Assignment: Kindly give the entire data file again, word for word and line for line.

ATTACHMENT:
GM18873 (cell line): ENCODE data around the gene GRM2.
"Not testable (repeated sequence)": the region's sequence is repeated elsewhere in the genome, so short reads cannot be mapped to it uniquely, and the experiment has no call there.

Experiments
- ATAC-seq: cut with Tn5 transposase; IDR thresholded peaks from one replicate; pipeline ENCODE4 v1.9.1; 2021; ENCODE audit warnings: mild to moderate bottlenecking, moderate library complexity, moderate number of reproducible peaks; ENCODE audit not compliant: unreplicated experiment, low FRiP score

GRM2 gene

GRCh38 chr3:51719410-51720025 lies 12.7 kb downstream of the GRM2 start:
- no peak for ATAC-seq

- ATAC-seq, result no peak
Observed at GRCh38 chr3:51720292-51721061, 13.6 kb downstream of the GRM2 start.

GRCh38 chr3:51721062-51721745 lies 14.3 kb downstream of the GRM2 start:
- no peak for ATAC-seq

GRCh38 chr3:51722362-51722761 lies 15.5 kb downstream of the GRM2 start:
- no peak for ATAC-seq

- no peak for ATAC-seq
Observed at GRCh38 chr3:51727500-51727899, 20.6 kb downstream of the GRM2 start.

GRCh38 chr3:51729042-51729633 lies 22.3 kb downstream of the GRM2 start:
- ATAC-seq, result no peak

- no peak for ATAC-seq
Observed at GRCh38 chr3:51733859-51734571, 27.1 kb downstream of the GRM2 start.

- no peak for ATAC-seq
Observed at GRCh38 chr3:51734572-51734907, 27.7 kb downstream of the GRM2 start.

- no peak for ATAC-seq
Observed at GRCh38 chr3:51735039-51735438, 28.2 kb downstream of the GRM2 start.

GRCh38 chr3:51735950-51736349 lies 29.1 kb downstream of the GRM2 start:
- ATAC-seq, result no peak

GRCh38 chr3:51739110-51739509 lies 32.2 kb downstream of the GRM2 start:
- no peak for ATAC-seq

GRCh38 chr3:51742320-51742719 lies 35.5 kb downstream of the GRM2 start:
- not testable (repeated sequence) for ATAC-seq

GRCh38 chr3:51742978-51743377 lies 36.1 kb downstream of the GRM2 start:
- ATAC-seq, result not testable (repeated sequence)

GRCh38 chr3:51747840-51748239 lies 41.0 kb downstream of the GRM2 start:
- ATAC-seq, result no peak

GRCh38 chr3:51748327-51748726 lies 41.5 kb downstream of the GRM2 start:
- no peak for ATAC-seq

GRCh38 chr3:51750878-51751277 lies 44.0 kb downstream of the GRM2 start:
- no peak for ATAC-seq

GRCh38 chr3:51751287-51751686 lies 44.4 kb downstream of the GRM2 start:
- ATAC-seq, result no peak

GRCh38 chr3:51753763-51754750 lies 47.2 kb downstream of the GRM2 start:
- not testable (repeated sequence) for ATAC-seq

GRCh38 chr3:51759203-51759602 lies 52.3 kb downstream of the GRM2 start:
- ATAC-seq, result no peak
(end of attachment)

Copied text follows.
GM18873 (cell line): ENCODE data around the gene GRM2.
"Not testable (repeated sequence)": the region's sequence is repeated elsewhere in the genome, so short reads cannot be mapped to it uniquely, and the experiment has no call there.

Experiments
- ATAC-seq: cut with Tn5 transposase; IDR thresholded peaks from one replicate; pipeline ENCODE4 v1.9.1; 2021; ENCODE audit warnings: mild to moderate bottlenecking, moderate library complexity, moderate number of reproducible peaks; ENCODE audit not compliant: unreplicated experiment, low FRiP score

GRM2 gene

GRCh38 chr3:51719410-51720025 lies 12.7 kb downstream of the GRM2 start:
- no peak for ATAC-seq

- ATAC-seq, result no peak
Observed at GRCh38 chr3:51720292-51721061, 13.6 kb downstream of the GRM2 start.

GRCh38 chr3:51721062-51721745 lies 14.3 kb downstream of the GRM2 start:
- no peak for ATAC-seq

GRCh38 chr3:51722362-51722761 lies 15.5 kb downstream of the GRM2 start:
- no peak for ATAC-seq

- no peak for ATAC-seq
Observed at GRCh38 chr3:51727500-51727899, 20.6 kb downstream of the GRM2 start.

GRCh38 chr3:51729042-51729633 lies 22.3 kb downstream of the GRM2 start:
- ATAC-seq, result no peak

- no peak for ATAC-seq
Observed at GRCh38 chr3:51733859-51734571, 27.1 kb downstream of the GRM2 start.

- no peak for ATAC-seq
Observed at GRCh38 chr3:51734572-51734907, 27.7 kb downstream of the GRM2 start.

- no peak for ATAC-seq
Observed at GRCh38 chr3:51735039-51735438, 28.2 kb downstream of the GRM2 start.

GRCh38 chr3:51735950-51736349 lies 29.1 kb downstream of the GRM2 start:
- ATAC-seq, result no peak

GRCh38 chr3:51739110-51739509 lies 32.2 kb downstream of the GRM2 start:
- no peak for ATAC-seq

GRCh38 chr3:51742320-51742719 lies 35.5 kb downstream of the GRM2 start:
- not testable (repeated sequence) for ATAC-seq

GRCh38 chr3:51742978-51743377 lies 36.1 kb downstream of the GRM2 start:
- ATAC-seq, result not testable (repeated sequence)

GRCh38 chr3:51747840-51748239 lies 41.0 kb downstream of the GRM2 start:
- ATAC-seq, result no peak

GRCh38 chr3:51748327-51748726 lies 41.5 kb downstream of the GRM2 start:
- no peak for ATAC-seq

GRCh38 chr3:51750878-51751277 lies 44.0 kb downstream of the GRM2 start:
- no peak for ATAC-seq

GRCh38 chr3:51751287-51751686 lies 44.4 kb downstream of the GRM2 start:
- ATAC-seq, result no peak

GRCh38 chr3:51753763-51754750 lies 47.2 kb downstream of the GRM2 start:
- not testable (repeated sequence) for ATAC-seq

GRCh38 chr3:51759203-51759602 lies 52.3 kb downstream of the GRM2 start:
- ATAC-seq, result no peak